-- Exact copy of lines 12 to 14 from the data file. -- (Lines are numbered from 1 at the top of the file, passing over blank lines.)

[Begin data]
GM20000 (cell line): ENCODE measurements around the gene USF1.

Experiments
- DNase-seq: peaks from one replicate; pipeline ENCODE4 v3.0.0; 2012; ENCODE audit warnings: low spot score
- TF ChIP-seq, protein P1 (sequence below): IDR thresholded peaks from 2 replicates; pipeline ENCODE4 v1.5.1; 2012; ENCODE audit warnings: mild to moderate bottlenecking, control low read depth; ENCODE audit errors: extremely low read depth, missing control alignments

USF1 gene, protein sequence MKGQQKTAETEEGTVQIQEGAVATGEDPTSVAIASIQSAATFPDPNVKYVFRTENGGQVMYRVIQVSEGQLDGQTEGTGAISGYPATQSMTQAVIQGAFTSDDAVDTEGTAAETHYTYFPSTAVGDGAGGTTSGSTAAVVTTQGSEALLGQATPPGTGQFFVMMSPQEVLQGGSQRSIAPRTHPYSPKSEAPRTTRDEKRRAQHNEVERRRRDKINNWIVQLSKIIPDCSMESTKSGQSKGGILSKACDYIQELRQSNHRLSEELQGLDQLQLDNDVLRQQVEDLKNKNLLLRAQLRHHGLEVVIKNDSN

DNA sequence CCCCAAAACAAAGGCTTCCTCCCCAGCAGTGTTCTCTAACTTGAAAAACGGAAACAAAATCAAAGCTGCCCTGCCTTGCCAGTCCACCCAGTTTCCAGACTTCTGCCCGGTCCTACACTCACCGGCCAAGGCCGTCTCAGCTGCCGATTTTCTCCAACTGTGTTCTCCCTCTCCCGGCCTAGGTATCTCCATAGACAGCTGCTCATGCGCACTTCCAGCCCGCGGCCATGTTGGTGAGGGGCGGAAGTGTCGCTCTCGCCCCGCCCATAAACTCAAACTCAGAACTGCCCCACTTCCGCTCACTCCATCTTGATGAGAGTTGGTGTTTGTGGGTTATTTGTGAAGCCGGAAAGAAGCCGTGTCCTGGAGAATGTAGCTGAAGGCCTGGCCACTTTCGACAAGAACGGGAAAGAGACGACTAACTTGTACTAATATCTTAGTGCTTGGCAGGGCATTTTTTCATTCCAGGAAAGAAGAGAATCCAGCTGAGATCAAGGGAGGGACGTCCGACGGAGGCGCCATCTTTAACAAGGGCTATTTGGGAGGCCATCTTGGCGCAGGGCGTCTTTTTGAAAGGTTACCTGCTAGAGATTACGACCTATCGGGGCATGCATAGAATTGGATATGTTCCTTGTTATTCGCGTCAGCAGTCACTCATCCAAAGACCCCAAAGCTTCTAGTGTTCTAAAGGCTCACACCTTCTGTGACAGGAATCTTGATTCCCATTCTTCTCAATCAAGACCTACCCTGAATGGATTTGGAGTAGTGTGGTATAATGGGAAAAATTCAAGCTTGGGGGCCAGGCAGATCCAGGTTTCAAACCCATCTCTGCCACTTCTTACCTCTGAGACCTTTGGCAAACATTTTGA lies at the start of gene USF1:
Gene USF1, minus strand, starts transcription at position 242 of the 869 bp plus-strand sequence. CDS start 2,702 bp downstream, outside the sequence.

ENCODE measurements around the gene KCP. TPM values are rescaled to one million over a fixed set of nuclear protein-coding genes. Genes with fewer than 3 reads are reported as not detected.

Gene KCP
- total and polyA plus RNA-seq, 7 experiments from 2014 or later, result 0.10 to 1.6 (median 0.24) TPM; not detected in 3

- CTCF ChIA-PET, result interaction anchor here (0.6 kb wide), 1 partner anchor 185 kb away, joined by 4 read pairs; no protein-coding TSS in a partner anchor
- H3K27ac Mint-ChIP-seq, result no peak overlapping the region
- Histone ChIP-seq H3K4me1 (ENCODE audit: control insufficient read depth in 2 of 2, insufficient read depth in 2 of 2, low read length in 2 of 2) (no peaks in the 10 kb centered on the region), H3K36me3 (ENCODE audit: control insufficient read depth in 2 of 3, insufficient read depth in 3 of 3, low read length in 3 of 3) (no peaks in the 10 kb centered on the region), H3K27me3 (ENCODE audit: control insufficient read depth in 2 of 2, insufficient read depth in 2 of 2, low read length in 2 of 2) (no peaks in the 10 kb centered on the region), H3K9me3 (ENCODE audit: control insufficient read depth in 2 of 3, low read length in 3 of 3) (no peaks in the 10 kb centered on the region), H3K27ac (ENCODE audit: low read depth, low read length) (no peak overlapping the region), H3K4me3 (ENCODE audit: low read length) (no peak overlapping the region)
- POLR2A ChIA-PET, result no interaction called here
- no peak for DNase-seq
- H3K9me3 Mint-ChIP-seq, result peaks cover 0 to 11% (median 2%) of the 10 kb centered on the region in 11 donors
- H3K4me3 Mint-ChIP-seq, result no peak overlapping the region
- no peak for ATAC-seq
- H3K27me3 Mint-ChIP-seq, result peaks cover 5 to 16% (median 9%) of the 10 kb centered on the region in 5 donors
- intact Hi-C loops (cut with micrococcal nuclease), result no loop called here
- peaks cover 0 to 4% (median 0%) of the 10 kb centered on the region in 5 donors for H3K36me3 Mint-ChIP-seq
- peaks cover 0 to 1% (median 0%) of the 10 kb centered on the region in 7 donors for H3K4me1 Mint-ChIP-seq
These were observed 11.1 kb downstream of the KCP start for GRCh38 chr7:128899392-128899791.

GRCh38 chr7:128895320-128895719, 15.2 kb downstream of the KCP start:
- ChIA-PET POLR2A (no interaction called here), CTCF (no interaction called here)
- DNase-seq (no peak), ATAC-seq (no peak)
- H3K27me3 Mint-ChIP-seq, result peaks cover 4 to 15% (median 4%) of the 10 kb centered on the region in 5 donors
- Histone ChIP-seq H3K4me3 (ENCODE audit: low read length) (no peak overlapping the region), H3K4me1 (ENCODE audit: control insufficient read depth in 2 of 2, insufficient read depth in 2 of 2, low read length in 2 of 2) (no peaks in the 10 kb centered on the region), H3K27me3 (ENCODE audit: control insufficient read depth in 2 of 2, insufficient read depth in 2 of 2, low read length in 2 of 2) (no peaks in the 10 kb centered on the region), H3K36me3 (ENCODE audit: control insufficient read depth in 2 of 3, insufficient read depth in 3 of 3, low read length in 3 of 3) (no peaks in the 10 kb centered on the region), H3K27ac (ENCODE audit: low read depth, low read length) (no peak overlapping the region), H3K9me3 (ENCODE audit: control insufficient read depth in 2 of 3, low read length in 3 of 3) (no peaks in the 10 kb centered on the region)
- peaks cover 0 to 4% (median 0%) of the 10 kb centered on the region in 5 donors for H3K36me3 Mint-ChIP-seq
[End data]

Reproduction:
- H3K27ac Mint-ChIP-seq, result no peak overlapping the region
- Histone ChIP-seq H3K4me1 (ENCODE audit: control insufficient read depth in 2 of 2, insufficient read depth in 2 of 2, low read length in 2 of 2) (no peaks in the 10 kb centered on the region), H3K36me3 (ENCODE audit: control insufficient read depth in 2 of 3, insufficient read depth in 3 of 3, low read length in 3 of 3) (no peaks in the 10 kb centered on the region), H3K27me3 (ENCODE audit: control insufficient read depth in 2 of 2, insufficient read depth in 2 of 2, low read length in 2 of 2) (no peaks in the 10 kb centered on the region), H3K9me3 (ENCODE audit: control insufficient read depth in 2 of 3, low read length in 3 of 3) (no peaks in the 10 kb centered on the region), H3K27ac (ENCODE audit: low read depth, low read length) (no peak overlapping the region), H3K4me3 (ENCODE audit: low read length) (no peak overlapping the region)
- POLR2A ChIA-PET, result no interaction called here